I certainly can describe a pattern for finding the city names:
The city names will be preceded by the letters “sc” followed by one or more digits followed by an equals sign, and then inside quotes will be the region/city name. Clearly, a Regular Expression was called for.
Just a few paragraphs in, I read the quote Bart loves to say about Regular Expressions:
The fact that many programmers don’t understand the limitations of regular expressions has led to the incorrect maxim that if you have a problem and try to solve it with regular expressions you then have two problems, your original problem, and a regular expression.
I knew it was important to relearn it properly or I would end up right where Bart said I’d be.
I kept reading and studying, and eventually had a list of different approaches to the problem. I let myself get out of the thinking chair and went to regex101.com to start testing out some of my Regular Expression ideas on a sample URL with three cities.
I did not succeed. I got frustrated and finally decided to try the googles for some help with the Regular Expressions.
Regular Expressions Are Not the Solution
Now here’s the funny part. Regular Expressions are NOT the solution to this problem after all. I tried all kinds of search terms for how I was trying to make a match in Regular Expressions, and finally, I happened to include the term “URL” in my search on Google.
Returns an iterator allowing iteration through all key/value pairs contained in this object.
It was exactly what I needed. I didn’t know how many cities would be in the URL so I needed to iterate through it to find them all. And this method already knew the pattern I was looking for because all URLs have this same pattern.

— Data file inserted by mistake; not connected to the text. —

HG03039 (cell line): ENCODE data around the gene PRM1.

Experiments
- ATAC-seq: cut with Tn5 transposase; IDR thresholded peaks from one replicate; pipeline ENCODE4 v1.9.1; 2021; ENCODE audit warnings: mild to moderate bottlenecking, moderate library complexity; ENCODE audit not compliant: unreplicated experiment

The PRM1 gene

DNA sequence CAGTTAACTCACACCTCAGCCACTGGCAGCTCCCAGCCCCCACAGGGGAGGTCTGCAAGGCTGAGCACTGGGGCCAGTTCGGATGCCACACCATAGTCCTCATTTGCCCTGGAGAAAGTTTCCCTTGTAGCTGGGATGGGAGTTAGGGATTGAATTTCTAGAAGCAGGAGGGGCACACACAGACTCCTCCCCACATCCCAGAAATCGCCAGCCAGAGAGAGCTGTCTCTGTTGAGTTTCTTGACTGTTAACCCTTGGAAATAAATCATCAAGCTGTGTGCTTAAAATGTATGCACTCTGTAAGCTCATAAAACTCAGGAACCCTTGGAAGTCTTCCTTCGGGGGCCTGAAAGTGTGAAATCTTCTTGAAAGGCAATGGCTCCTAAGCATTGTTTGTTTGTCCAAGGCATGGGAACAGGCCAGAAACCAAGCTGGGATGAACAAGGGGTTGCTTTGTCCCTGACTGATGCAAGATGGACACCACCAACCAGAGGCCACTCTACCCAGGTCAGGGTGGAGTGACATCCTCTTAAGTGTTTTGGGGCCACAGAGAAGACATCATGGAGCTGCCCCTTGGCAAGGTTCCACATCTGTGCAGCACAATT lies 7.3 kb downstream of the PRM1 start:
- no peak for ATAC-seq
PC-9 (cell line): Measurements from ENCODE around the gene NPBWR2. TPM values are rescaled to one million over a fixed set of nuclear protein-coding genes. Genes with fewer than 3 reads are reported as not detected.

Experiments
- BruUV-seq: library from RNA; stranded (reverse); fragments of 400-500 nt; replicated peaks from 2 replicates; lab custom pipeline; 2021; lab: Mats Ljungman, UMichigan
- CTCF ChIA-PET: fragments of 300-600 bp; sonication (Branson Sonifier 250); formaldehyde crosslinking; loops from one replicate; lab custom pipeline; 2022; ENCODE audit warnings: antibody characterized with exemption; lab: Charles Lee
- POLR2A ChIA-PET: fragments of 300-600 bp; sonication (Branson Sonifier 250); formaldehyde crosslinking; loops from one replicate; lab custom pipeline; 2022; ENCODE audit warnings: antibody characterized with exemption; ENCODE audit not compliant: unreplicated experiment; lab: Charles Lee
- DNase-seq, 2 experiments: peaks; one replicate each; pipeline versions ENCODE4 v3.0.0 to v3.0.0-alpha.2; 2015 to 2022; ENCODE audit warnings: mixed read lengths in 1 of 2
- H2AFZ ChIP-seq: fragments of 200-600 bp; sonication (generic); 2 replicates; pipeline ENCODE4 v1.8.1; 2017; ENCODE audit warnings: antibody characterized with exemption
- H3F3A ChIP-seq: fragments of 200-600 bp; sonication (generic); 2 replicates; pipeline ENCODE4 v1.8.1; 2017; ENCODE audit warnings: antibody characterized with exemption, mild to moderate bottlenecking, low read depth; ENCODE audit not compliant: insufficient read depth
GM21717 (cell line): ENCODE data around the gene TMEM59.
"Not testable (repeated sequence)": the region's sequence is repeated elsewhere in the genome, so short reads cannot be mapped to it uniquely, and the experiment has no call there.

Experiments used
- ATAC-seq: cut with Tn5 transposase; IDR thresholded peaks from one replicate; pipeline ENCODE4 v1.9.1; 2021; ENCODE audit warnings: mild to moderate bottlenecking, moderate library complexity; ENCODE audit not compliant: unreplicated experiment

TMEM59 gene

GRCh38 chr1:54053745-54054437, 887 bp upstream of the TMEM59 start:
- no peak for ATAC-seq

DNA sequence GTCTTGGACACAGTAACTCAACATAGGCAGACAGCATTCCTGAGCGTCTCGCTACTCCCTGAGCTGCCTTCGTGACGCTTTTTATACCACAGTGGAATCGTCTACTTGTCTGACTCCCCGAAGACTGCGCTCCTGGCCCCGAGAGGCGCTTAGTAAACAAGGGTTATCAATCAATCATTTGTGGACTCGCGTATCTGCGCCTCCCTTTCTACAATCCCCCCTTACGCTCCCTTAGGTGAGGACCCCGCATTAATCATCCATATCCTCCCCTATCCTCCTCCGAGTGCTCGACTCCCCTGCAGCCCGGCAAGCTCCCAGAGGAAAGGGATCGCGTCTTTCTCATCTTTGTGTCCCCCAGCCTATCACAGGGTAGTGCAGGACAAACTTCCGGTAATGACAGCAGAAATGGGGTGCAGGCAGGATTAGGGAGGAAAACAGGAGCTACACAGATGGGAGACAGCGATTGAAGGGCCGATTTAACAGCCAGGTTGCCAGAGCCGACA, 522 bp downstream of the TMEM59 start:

But here’s the funny part. When I looked back through my Version 1 code, I had used URLSearchParams to find information in my URL! But this is not a failure on my part, it’s a sign that I’m a real developer. Think about the progression of events here.
I knew a tool that I thought could solve my problem, so I studied the documentation to see if it was the correct tool. Instead of persisting at using a wrench to drive in a nail, I kept digging until I found the right tool. I suppose it would have been less embarrassing if I hadn’t found the tool in the bottom of my own toolbox, but even at that, I studied the documentation and discovered something new it could do that I didn’t know before.
From the very beginning, Bart has stressed that he’s teaching us to program, not teaching us a specific language. He’s also continuously stressed the importance of learning to read the documentation. He’s stressed that he looks things up all day long himself. This method of teaching means none of us feel stupid when we don’t know something. We feel mighty when we solve a problem, even if it’s by discovering something we already knew.
I haven’t got my URL query working just yet but I know I’ll solve this. A few years ago, I would bang my head against the wall of programming with no idea how to proceed. Now I inch along, fixing little things, making big discoveries, but I seem to always move forward. I’m learning and I’m having fun and I feel powerful.
It doesn’t get better than that, does it?